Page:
The climber ties into the rope using a " figure 8 follow through" knot. The IM's down at the wall are exceptionally skilled at teaching this knot to anyone who doesn't know it.
The belayer attaches to his end of the rope using a "caribeaner" and a "belay device." The particular belay device used down at the wall are "ATC's" which, beleive it or not, stands for air traffic controller. Belay devices work by means of friction; if the rope is pulled upwards toward the cliber, the rope will slide easily through the ATC. If, however, the rope is pulled downward toward the hip then the friction between the ATC and the rope is enough to lock off the rope completely.
A new belayer, after learning the technique from a trained IM or other experienced climber, must belay with someone backing them up on three separate days. Belayers are backed up by having an IM hold the loose end of the rope just in case. Once they have belayed, backed up, on three different visits to the wall, on the forth day they can take the belay test. This system makes sure that belayers can remember the technique from one visit to the next.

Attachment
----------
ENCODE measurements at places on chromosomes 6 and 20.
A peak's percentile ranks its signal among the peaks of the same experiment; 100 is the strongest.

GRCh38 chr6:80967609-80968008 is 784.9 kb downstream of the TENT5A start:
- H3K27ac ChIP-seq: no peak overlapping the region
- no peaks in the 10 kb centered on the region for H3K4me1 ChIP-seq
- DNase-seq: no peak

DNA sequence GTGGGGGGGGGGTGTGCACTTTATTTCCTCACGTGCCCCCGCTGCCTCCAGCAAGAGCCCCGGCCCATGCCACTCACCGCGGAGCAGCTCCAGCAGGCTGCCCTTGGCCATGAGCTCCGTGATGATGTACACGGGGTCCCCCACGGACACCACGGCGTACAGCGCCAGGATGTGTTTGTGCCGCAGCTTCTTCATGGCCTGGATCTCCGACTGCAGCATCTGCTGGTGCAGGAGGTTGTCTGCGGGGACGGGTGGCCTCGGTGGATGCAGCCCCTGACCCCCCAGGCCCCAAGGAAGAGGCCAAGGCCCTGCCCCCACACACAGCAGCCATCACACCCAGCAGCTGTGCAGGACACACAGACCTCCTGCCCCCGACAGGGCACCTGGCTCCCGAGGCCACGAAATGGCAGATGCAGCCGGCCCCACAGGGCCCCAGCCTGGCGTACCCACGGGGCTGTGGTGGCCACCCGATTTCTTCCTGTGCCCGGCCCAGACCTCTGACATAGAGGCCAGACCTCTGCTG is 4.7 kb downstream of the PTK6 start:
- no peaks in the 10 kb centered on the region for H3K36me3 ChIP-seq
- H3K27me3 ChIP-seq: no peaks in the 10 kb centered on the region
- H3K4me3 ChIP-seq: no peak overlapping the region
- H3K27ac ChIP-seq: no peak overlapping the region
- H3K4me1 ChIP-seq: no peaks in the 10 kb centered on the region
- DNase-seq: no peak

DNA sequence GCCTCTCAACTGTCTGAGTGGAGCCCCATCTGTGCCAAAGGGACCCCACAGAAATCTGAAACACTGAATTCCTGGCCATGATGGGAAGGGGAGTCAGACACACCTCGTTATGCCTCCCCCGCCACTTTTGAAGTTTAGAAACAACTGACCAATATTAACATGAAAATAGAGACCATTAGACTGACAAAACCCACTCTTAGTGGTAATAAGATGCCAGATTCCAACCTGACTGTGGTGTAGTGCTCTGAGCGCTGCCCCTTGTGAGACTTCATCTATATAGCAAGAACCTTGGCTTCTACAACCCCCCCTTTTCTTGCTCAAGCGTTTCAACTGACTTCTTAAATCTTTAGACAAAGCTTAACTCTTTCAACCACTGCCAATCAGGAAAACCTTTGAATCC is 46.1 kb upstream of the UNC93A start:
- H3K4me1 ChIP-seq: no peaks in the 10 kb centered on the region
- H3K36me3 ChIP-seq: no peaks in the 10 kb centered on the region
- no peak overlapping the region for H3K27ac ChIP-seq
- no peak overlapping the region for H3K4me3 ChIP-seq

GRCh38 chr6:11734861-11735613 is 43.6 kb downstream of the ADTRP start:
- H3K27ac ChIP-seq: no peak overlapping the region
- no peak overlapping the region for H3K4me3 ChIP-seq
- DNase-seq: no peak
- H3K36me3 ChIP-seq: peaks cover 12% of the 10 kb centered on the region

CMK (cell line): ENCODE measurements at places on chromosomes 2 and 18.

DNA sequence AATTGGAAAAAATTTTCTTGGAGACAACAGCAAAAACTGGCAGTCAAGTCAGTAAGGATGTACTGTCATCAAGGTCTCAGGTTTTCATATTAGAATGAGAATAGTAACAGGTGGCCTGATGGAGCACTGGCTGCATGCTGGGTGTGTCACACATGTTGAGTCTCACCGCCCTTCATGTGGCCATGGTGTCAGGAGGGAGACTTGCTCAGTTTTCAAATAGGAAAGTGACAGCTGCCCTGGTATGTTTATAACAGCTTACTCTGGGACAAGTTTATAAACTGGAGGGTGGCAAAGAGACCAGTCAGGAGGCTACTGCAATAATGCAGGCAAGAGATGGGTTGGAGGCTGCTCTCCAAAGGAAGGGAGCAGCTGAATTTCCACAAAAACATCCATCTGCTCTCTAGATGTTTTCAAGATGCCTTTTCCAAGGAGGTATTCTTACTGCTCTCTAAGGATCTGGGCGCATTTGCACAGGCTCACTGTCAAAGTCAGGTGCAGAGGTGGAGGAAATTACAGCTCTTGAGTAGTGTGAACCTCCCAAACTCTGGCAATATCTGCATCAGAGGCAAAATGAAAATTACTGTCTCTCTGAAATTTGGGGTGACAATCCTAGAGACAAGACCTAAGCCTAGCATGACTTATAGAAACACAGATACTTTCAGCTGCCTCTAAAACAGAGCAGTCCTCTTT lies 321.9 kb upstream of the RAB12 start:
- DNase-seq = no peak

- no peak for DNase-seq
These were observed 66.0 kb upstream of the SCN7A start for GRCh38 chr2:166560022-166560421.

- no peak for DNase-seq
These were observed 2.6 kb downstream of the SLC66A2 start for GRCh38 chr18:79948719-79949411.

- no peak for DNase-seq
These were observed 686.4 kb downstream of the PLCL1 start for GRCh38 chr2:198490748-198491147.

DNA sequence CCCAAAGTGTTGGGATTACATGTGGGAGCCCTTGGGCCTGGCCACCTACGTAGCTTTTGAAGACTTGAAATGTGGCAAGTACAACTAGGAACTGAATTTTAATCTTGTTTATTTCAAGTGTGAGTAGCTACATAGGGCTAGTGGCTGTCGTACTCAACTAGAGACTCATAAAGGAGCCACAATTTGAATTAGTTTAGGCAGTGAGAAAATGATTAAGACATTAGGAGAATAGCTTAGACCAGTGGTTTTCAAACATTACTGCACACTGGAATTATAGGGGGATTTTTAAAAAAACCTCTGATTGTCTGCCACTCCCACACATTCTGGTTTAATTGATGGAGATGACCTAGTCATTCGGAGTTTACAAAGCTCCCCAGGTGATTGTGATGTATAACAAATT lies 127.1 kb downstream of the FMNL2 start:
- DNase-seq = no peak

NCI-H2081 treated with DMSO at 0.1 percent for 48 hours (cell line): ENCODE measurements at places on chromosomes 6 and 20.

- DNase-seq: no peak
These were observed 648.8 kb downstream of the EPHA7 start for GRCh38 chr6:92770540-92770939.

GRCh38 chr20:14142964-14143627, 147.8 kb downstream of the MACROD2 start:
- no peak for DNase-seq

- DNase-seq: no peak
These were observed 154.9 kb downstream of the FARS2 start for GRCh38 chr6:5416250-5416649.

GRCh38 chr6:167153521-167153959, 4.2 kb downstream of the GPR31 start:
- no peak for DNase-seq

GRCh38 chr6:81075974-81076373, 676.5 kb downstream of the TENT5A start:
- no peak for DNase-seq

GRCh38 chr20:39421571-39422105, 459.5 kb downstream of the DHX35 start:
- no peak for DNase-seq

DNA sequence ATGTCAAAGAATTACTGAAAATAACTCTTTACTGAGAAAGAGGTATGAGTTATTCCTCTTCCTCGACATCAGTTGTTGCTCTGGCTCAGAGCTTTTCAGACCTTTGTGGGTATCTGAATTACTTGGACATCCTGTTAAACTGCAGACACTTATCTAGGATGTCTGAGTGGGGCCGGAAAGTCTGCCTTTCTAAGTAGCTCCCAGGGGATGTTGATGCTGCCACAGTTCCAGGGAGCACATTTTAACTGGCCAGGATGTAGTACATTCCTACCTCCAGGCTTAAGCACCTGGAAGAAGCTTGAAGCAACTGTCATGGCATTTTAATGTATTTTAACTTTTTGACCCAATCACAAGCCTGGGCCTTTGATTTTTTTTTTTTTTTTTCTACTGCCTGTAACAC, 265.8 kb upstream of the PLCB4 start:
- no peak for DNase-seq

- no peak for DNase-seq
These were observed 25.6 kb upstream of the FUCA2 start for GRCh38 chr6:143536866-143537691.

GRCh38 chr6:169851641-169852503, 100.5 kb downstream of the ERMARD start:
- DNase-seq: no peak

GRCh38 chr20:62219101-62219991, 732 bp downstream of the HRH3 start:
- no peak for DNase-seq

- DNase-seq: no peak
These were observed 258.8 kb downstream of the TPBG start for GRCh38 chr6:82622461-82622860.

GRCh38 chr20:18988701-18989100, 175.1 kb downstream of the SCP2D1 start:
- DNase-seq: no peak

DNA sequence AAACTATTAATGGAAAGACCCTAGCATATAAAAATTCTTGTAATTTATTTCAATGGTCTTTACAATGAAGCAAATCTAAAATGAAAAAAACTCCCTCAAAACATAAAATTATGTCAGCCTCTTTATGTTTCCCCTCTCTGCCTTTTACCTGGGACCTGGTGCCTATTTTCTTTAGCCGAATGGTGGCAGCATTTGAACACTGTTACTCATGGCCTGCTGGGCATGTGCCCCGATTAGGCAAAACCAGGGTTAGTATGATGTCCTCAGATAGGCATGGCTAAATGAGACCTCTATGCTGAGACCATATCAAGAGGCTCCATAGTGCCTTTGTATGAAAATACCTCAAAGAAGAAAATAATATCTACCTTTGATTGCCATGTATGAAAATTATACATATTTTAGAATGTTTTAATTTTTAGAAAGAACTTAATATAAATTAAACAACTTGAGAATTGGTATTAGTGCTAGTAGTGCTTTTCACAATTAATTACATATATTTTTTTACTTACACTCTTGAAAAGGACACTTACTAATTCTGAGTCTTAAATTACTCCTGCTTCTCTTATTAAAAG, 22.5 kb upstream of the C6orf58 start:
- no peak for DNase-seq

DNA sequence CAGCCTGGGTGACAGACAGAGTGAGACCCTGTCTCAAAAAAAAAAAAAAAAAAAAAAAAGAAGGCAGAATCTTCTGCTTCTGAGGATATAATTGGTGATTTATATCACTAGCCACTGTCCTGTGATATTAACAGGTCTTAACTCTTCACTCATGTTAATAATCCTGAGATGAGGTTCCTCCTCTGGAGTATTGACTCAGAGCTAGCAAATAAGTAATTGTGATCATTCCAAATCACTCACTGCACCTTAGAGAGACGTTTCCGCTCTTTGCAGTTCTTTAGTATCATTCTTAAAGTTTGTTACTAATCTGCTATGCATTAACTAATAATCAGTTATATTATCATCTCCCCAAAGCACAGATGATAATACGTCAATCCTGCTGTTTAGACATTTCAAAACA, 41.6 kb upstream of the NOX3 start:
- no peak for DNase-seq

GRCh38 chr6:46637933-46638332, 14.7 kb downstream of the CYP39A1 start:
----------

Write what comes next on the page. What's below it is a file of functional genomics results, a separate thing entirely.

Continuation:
. . . put on a harness.
. . . set up an ATC.
. . . tie into a harness using a figure 8 follow through knot.
. . . check to make sure everything is set up correctly.
. . . use pre-climb calls (belay on, on belay, etc.)
. . . belay a climber up the wall.
. . . arrest a climber's fall.
. . . lower a climber safely to the ground.
While new belayers can only take the belay test after they have belayed, backed up, on three separate days, climbers with previous experience can take the belay test during their first visit to the wall. ALL BELAYERS MUST HAVE PASSED THE BELAY TEST.
Last edited on Feb.19, 1996 by Tim Gustafson and Derek Sasaki-Scanlon.